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China’s one child rule risks social problems

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China may be storing up future social problems with its “one child rule,” given that its ratio of boy to girl babies is high, even when compared with an entire Chinese population living in Europe, according to one recent estimate.

The estimators concluded that this constraint was associated with antenatal screening and selective abortion of female fetuses—officially outlawed—and low registration of female babies. The ratio of boy to girl babies among live births was significantly higher for Chinese babies in China in 2000 than for those born in the Chinese population of almost 17 500 in Tuscany, Italy, and for non-Chinese babies there (1.168 versus 0.969 and 1.058, respectively). The overall sex ratio of live births was similar for Chinese and non-Chinese babies in Tuscany during 1992–02.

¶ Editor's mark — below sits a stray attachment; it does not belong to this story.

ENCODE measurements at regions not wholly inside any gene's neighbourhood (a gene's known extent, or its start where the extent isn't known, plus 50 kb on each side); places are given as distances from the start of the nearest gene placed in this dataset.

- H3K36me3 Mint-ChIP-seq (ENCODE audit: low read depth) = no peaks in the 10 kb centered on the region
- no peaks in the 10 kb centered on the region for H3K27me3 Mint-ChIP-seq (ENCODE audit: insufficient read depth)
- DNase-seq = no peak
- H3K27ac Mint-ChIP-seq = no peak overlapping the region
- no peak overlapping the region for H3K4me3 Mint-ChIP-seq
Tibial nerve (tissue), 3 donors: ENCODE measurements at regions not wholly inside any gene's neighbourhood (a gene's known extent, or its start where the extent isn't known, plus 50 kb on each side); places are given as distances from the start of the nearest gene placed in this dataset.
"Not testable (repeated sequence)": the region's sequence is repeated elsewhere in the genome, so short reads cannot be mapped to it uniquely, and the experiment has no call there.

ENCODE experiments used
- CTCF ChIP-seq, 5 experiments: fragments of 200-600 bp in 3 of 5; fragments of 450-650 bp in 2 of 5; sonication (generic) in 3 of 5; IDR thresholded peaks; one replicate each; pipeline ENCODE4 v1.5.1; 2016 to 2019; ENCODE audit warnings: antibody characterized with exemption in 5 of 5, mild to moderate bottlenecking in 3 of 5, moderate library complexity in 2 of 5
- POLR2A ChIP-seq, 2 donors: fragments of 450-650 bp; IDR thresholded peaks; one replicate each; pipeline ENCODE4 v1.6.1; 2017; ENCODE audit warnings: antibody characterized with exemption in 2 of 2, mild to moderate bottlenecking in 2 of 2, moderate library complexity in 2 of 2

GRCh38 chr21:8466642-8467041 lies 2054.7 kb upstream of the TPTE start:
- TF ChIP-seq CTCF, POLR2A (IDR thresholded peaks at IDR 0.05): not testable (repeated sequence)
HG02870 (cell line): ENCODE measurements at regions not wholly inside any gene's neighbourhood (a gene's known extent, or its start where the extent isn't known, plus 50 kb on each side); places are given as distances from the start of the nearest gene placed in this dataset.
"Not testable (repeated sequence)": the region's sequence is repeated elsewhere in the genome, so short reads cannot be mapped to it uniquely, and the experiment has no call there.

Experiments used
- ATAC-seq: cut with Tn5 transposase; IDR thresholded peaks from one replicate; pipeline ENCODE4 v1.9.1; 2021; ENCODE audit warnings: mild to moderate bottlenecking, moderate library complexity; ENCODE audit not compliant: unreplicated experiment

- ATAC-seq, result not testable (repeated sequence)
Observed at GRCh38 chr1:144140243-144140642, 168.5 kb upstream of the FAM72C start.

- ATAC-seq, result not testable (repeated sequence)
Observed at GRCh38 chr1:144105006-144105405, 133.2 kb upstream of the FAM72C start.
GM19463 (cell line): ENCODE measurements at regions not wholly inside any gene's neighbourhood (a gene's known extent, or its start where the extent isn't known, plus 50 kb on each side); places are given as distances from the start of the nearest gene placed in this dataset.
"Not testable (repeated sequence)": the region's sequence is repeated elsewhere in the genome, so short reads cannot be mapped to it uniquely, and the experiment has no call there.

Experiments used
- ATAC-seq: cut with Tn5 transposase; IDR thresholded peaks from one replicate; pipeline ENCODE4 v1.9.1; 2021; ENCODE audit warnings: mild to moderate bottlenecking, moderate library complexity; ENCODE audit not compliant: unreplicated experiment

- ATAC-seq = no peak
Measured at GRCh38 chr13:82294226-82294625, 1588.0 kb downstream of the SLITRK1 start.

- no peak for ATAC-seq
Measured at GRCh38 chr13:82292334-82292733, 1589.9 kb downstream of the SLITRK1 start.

Antenatal sexing is available to the Chinese in Tuscany, and antenatal care and abortion are free. There was no evidence that these Chinese parents had lost their cultural preference for boys, but rather they did not need to resort to drastic measures to ensure they had sons, as no evidence was found of other influences to account for the low sex ratio.

The data on newborn babies in Tuscany were available from the Tuscan neonatal screening programme for cystic fibrosis and, in China, from the National Bureau of Statistics and United States Census Bureau.

The high sex ratio of babies in China is well known, but previous studies have not compared it with a Chinese population living elsewhere.